Across the Universe: Stardust messages

First published in The Tablet in January, 2006  

Thirty years ago, when I was a doctoral student at the University of Arizona, our campus in Tucson lay beneath the landing path of the Davis-Monthan Air Force Base and every few minutes our planetary science classes would be interrupted by the roar of a jet fighter. But an occasional plane would cross overhead with a different sound... an odd, almost quiet whine. Looking up you’d see the large black cruciform, long straight wings and a thin fuselage, of a U-2 spy plane. For twenty years they’d flown photography missions over Soviet Russia and other cold war hotspots.

But one U-2 was different. Rather than spooky black, it was painted pure white. And instead of air force emblems, it flew NASA insignia.

A visitor to our Lunar and Planetary Laboratory, Don Brownlee from the University of Washington, explained those flights to us. With boyish enthusiasm – he looked like a teenager, though in fact he was ten years older than me and already an established scientist – he described how the U-2 carried thin metal plates covered in oil, designed to collect dust from the upper stratosphere. Much of that dust was terrestrial pollution. But with careful discernment, you could pick out bits of meteoritic iron, or small rock grains rich in carbon, water, and nitrogen: dust from comets and asteroids. The stuff of shooting stars.

Dust astronomy got its real start in the 1970s. Before then, people had worked out how dust in space could affect the light gathered by our telescopes, and on very dark nights you could observe faint glows – the “zodiacal light” and the “gegenschein” – reflected off the dust in the plane of the planets. But along with observing light as it passed by the dust, why not learn things from the dust itself? Unlike photons of light, you can take bits of dust into the lab, measure their chemical composition, count the very isotopes made in stars and supernovae. Eberhard Grün, in Germany, proposed what he called “dust telescopes”: devices in space that would gather and analyze the dust passing through the solar system. And Don Brownlee worked out how to collect the dust hitting Earth itself.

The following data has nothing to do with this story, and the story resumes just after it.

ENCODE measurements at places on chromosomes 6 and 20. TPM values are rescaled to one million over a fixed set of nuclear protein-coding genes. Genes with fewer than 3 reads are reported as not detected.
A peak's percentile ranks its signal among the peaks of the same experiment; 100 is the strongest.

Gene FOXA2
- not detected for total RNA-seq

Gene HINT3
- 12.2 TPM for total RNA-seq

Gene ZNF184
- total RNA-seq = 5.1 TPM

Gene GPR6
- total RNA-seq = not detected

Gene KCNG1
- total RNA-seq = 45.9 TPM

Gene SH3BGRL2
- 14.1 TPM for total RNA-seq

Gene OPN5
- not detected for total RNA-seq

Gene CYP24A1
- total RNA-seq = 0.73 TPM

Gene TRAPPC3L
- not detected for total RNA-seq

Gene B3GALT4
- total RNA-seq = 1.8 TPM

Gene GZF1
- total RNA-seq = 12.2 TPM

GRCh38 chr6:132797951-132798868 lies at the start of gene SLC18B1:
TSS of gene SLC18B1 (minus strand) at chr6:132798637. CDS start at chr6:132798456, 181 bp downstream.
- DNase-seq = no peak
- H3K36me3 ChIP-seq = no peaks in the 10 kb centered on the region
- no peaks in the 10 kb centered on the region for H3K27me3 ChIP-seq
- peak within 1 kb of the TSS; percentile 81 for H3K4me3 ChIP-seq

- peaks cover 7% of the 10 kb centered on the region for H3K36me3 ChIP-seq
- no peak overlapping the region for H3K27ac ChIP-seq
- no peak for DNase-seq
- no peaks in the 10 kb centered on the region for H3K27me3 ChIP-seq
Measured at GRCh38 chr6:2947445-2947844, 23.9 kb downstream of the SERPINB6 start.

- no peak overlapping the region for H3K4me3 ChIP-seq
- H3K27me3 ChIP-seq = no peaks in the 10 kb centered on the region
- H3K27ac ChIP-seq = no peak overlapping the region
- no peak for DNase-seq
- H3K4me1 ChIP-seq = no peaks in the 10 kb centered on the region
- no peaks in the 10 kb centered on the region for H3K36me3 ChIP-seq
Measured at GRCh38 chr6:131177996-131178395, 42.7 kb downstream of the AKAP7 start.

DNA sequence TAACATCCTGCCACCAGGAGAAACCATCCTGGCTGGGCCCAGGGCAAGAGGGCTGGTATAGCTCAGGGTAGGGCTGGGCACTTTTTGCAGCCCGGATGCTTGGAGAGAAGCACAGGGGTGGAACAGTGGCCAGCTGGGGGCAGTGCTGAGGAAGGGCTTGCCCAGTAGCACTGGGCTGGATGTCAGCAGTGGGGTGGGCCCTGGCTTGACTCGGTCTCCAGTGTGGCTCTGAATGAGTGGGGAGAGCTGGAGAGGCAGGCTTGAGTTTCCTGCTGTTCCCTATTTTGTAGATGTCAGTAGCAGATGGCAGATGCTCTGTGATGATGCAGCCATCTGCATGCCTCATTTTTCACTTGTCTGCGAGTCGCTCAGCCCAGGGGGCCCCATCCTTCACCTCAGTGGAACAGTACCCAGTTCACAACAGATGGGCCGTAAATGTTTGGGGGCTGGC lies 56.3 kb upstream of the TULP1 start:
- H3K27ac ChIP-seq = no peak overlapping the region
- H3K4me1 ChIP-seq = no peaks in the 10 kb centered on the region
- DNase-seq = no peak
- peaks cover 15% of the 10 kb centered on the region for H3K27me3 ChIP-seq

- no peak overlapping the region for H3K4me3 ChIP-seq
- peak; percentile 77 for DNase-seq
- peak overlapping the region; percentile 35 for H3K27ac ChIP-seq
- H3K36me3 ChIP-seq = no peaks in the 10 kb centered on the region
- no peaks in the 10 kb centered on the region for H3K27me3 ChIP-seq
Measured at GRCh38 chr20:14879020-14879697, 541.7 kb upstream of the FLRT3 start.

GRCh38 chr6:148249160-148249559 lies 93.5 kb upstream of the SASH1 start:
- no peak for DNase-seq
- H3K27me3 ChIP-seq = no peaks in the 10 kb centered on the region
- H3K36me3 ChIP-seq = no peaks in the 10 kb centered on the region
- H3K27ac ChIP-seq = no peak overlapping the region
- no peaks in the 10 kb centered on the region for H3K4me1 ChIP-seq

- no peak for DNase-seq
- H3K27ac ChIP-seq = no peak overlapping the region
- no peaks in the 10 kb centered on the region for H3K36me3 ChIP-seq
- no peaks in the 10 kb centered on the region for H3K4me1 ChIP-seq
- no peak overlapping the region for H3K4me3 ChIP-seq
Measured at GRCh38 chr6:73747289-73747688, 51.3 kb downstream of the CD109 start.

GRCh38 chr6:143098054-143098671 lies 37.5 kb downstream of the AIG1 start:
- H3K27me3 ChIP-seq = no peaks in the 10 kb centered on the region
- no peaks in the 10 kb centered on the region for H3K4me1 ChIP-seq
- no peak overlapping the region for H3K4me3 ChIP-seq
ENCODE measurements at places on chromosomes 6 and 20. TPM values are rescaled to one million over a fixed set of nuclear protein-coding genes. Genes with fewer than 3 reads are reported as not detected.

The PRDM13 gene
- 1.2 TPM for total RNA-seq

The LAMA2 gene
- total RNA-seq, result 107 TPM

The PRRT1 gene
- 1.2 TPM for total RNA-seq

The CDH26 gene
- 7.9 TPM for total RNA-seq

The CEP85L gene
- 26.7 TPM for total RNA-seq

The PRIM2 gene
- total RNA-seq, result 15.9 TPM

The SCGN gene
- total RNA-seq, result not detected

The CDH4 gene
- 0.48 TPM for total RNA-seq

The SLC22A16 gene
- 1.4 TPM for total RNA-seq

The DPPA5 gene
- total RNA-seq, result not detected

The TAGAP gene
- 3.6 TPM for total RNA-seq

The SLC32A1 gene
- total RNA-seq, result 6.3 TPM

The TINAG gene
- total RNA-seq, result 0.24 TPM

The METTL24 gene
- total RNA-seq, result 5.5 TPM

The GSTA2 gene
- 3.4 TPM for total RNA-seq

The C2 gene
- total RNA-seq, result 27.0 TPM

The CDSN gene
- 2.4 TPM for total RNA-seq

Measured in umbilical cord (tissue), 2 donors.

The only trouble is that, unlike light, you can’t tell where the dust actually comes from. As I showed in my doctoral thesis at Arizona, any number of forces from solar magnetic fields to the pressure of sunlight itself is enough to scramble the directions that the dust travels. A long-standing argument has raged over Brownlee’s dust: does it come from comets, or asteroids? The only way to settle it, is to go to the source itself.

Last fall, the Japanese Hayabusa spacecraft (described in my October 2004 column) grabbed dust from the surface of an asteroid; if all goes well, it might get its sample back to Earth in a year. And this past Sunday, a sampler of dust from a comet returned safely to the Utah desert. On the BBC I watched a still boyish-looking Don Brownlee, now in his 60s, describe with joy the culmination of his seven year spacecraft mission and his forty year research career.